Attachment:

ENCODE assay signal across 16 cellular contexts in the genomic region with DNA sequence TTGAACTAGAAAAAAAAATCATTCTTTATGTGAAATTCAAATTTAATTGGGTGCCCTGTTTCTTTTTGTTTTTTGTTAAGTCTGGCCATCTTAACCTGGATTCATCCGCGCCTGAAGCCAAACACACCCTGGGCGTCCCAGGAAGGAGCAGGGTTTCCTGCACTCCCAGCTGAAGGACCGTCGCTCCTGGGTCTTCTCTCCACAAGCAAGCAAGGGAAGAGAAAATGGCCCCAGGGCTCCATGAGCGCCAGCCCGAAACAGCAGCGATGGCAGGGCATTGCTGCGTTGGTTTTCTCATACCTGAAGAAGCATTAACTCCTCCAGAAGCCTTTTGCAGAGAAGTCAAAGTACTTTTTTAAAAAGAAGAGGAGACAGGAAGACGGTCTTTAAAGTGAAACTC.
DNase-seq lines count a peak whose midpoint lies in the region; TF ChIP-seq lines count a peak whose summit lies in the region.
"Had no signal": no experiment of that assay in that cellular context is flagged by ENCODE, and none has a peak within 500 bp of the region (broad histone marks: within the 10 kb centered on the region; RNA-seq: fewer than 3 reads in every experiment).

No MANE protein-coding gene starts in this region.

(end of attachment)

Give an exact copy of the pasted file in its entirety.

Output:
ENCODE assay signal across 16 cellular contexts in the genomic region with DNA sequence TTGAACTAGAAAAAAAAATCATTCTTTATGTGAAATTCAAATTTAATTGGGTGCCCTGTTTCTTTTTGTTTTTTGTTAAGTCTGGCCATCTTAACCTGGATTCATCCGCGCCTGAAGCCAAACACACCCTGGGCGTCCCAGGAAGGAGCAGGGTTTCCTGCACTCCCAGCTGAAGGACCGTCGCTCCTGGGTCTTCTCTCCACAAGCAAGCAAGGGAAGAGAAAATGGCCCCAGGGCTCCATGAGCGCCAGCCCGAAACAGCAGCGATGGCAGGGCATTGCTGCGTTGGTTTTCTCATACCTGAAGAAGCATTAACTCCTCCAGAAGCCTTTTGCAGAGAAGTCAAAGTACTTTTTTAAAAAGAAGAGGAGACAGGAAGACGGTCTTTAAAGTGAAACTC.
DNase-seq lines count a peak whose midpoint lies in the region; TF ChIP-seq lines count a peak whose summit lies in the region.
"Had no signal": no experiment of that assay in that cellular context is flagged by ENCODE, and none has a peak within 500 bp of the region (broad histone marks: within the 10 kb centered on the region; RNA-seq: fewer than 3 reads in every experiment).

No MANE protein-coding gene starts in this region.